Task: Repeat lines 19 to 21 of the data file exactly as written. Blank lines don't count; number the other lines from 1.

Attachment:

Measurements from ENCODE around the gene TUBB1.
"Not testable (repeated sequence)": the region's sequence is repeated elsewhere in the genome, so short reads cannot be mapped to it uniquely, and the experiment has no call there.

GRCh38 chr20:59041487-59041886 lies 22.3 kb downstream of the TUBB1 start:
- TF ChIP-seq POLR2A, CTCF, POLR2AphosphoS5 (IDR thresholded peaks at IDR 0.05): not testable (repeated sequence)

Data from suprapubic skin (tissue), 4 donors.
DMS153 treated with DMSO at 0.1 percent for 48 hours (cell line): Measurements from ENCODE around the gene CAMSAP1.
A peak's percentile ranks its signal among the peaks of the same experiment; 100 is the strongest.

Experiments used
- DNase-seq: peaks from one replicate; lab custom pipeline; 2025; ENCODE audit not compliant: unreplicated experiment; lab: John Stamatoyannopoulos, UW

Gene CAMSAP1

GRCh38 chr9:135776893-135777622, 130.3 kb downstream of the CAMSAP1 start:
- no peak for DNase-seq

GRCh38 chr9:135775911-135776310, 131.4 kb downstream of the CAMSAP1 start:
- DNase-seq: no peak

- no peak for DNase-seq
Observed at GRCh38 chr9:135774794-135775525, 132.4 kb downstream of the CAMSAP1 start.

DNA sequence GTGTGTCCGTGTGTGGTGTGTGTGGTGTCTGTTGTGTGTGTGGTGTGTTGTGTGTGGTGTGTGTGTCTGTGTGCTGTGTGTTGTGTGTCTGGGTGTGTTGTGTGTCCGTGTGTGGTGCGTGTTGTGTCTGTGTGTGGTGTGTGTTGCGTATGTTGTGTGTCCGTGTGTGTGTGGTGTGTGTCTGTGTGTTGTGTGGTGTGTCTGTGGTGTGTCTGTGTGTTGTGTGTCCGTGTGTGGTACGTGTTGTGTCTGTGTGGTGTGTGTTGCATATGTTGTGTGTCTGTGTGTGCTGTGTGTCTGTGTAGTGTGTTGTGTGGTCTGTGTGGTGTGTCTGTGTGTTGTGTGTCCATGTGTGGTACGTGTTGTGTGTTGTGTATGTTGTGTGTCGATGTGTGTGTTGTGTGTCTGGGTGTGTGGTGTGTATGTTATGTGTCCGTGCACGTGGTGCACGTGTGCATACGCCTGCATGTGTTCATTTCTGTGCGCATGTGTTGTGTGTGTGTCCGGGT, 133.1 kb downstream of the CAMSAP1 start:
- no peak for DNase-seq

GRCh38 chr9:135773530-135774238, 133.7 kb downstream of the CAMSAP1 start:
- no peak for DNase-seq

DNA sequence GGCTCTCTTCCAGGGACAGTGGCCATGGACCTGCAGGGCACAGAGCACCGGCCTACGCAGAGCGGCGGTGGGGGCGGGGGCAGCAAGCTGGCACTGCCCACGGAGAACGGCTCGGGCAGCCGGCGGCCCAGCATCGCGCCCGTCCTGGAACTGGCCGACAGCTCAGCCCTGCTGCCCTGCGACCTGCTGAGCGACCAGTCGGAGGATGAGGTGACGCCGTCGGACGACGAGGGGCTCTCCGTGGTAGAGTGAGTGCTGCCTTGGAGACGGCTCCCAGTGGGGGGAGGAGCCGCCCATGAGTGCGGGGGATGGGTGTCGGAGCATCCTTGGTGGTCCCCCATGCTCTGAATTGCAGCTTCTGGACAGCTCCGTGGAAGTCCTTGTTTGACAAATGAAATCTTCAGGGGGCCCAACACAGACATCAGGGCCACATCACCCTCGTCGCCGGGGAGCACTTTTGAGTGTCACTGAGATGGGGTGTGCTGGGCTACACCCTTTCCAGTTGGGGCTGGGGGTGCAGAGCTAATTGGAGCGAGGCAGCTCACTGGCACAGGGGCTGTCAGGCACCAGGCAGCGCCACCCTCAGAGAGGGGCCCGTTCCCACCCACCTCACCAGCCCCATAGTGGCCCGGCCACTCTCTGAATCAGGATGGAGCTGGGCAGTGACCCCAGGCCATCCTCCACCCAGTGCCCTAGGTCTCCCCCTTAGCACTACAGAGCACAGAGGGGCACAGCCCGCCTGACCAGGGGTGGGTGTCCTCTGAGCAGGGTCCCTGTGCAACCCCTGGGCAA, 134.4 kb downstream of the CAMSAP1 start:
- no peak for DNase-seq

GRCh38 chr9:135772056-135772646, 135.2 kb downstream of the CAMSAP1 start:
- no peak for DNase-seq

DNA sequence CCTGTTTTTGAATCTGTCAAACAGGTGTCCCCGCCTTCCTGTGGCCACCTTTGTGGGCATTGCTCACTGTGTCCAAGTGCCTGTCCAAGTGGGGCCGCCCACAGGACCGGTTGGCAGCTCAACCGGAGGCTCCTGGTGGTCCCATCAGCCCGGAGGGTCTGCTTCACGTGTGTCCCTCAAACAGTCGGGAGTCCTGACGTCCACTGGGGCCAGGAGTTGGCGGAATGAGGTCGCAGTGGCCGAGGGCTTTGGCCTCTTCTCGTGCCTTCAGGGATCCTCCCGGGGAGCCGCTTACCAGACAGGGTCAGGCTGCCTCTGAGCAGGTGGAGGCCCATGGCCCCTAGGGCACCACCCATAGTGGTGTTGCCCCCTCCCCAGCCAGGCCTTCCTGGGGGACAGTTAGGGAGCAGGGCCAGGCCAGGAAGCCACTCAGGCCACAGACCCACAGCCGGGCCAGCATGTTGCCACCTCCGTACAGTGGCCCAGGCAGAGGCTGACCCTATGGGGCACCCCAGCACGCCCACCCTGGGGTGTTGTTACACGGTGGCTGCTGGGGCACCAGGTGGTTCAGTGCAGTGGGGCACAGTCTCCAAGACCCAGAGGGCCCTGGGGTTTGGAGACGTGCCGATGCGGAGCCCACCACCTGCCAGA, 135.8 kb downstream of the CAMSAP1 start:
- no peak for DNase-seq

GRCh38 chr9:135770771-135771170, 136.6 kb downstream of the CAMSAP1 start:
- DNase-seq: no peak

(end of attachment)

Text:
GRCh38 chr9:135773530-135774238, 133.7 kb downstream of the CAMSAP1 start:
- no peak for DNase-seq

DNA sequence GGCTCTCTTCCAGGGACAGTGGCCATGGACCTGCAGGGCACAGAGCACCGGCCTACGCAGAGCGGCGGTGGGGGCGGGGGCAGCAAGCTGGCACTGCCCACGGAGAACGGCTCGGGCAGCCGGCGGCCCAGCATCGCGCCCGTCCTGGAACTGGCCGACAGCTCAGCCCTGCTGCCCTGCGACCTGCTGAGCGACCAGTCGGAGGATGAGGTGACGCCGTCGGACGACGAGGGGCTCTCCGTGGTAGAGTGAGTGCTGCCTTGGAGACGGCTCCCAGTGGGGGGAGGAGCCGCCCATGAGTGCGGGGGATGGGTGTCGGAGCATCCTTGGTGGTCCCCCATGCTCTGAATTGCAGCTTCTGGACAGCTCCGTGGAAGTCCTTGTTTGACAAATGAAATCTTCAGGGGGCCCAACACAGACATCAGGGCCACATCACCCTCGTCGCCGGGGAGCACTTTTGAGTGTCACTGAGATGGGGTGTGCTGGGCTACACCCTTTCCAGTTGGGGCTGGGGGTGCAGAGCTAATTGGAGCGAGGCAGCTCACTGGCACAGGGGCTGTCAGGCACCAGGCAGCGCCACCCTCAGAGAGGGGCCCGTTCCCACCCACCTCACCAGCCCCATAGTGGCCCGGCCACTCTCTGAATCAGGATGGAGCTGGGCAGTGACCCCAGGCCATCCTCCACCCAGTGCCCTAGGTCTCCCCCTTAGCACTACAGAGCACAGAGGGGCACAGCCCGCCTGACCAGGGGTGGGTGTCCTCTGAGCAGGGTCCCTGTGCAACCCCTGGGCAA, 134.4 kb downstream of the CAMSAP1 start: